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I'm wondering how and where to save the positions my enemies should spawn.

My idea was to use a struct such as:

struct enemy{
    int x,y,type;
}

And save an array of it in a .dat with fwrite() but I'm not sure if it's a good idea.

I want to know how it's commonly done. Also I recently asked a question about events and was answered something about scripting languages like Lua, is this related to the enemy positions too? Could I create a file in a scripting language with them?

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    \$\begingroup\$ This question could use a bit of work. Honestly, the mention of C++/SDL isn't very relevant. It seems you are more interested in storing data in files. Therefore, you need to understand the differences between storing data in a binary file, versus parsing a plain text file (or tagged data format). Scripting language stuff isn't relevant for this question either, BUUUUUUUUUUUUUT storing entity information in binary formats as you have indicated as an idea here, is a very common approach. \$\endgroup\$ – Evan Oct 7 '13 at 19:57
  • \$\begingroup\$ my gripe with using a binary format is that it won't be visible in a text editor, so I have to build a little program to edit the enemy positions. I thought about using something like XML or a database (or even a scripting language) but I have never used any so I'm a bit reluctant of adding more complexity \$\endgroup\$ – Lisandro Vaccaro Oct 7 '13 at 20:38
  • \$\begingroup\$ I'm not sure what makes you think a scripting language is what you want here. Scripting languages are usually intended to implement game behavior at a higher level, which drastically reduces iteration time, and decouples behavior from core systems. A tagged markup language like JSON or XML is a suitable choice. I don't see how you expect to generate enemies and positions without some sort of tool, or painful hours of writing them out by hand. \$\endgroup\$ – Evan Oct 7 '13 at 20:55
  • \$\begingroup\$ Also, the fact that you have never used them before doesn't fly :P. This is the reality of game development, you have to solve problems you have never encountered before, using technologies you may have never even heard of before, and in ways that you have never tried before. This is part of what makes game development so hard to get in to, you need to be a problem solver, not a code monkey :) \$\endgroup\$ – Evan Oct 7 '13 at 20:57
  • \$\begingroup\$ yeah, to this point I have used the implementation that I considered the best in every case but I'm on a tight schedule to deliver this as a college project so I'm starting to cut corners =@ \$\endgroup\$ – Lisandro Vaccaro Oct 7 '13 at 20:59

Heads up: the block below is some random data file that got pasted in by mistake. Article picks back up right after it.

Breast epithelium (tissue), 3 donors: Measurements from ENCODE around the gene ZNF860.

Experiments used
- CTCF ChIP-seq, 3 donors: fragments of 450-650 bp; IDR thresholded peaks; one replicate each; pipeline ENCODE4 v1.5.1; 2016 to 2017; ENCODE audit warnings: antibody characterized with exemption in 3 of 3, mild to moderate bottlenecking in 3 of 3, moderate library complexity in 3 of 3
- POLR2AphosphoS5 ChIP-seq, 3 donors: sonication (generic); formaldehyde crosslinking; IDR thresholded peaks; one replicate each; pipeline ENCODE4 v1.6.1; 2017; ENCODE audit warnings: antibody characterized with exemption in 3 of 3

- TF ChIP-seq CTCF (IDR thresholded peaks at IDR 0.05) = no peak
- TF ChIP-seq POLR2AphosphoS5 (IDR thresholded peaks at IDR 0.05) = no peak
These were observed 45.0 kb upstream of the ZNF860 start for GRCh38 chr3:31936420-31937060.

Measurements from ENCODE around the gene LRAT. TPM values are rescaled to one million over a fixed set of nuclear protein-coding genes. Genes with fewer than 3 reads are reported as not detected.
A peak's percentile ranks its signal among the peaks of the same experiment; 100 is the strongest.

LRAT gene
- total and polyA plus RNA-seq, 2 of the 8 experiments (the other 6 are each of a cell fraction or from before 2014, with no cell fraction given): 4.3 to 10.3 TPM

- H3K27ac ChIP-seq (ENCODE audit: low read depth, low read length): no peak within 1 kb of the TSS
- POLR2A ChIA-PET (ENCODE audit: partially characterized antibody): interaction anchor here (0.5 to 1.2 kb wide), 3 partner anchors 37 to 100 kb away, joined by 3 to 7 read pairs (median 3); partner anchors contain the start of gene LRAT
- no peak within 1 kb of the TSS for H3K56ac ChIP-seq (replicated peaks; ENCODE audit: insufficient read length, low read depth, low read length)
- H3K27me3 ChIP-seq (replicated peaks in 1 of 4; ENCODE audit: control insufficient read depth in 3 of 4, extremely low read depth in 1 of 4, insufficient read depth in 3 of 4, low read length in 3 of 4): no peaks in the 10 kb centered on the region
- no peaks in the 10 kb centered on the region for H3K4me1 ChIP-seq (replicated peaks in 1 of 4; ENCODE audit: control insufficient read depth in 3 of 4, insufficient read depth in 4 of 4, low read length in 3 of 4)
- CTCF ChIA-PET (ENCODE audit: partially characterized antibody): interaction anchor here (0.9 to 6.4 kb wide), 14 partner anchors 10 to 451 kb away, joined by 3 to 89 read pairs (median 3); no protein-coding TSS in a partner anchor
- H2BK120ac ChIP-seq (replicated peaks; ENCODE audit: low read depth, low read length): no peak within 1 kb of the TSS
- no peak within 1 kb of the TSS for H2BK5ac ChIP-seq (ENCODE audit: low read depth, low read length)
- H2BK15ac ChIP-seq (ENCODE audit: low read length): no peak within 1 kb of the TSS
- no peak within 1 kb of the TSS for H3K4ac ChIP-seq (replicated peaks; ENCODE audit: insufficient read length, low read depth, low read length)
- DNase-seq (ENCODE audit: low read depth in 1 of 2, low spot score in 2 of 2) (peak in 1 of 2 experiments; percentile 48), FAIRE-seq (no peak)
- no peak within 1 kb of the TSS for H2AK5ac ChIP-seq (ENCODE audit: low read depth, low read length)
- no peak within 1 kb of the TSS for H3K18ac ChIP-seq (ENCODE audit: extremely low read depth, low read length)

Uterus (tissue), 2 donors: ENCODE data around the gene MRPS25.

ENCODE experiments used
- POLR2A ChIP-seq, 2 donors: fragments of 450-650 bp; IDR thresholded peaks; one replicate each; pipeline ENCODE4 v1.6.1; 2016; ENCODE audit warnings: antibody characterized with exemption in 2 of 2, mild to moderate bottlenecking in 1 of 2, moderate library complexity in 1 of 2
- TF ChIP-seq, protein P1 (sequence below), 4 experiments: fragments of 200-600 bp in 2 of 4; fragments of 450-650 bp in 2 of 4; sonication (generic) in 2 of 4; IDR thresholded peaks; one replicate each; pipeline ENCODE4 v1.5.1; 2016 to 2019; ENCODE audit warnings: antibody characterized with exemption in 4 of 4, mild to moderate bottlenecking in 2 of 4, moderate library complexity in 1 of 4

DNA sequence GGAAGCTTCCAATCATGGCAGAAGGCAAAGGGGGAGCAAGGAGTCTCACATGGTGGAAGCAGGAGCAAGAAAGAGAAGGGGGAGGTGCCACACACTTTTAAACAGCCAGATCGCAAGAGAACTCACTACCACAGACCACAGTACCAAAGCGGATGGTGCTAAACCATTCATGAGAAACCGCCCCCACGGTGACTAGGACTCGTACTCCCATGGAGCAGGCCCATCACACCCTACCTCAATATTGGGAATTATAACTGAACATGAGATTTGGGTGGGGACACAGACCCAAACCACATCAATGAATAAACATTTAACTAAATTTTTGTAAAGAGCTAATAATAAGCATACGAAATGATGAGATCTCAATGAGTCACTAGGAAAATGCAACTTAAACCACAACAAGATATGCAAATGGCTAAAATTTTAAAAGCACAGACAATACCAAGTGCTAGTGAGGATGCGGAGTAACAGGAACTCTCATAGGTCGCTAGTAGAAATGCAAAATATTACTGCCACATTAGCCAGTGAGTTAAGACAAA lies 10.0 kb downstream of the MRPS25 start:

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I'm not sure if it's a good idea.

This sounds like a perfectly good idea for a start. Apparently you plan on dumping directly your struct in binary data files: as Evan said, this is a commonly used approach. It's compact and efficient, but it has quite a few pitfalls:

  • It's hard for a human being to read them.
  • It's hard to find differences between versions of the same data file.
  • It works for POD-types but will get you into trouble for anything more object-oriented.
  • For multi-platform games, due to the variety of computer architectures out there (e.g. endianness), C++ offers you no warranty that data files will be compatible between platforms.
  • And probably more.

Advanced game engines usually use binary data files only for the final game for performance reason, but use a more "human-friendly" text format for development. It's perfectly feasible to support both at the same time and switch between the two when required (do some research about serialization if you want to know more, e.g. see this question on GDSE).

Also I recently made a question about events and was answered something about scripting languages like LUA, is this related to the enemy positions too? Could I create a file in a scripting language with them?

Yes. You can use a scripting language to define this type of data. I've seen a few engines doing that and it works quite well. Another approach is to use a static, data-only text format (.ini, XML, JSON, something custom...) and write or reuse a parser for it.

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  • \$\begingroup\$ as I told Evan my gripe with using a binary format is that it won't be visible in a text editor, so I have to build a little program to edit the enemy positions. I'm also very intimidated by the scripting languages, I couldn't even found a good tutorial for implementing LUA \$\endgroup\$ – Lisandro Vaccaro Oct 7 '13 at 20:39
  • \$\begingroup\$ The problem is there's no "standard" way of doing this, especially in C++. You should probably use good old text files and parse them yourself to figure out how this is done, and maybe move on to a more advanced ready-made parser when you need it. Check fscanf and C++ streams for details on how to parse text files "by hand". \$\endgroup\$ – Laurent Couvidou Oct 7 '13 at 20:57

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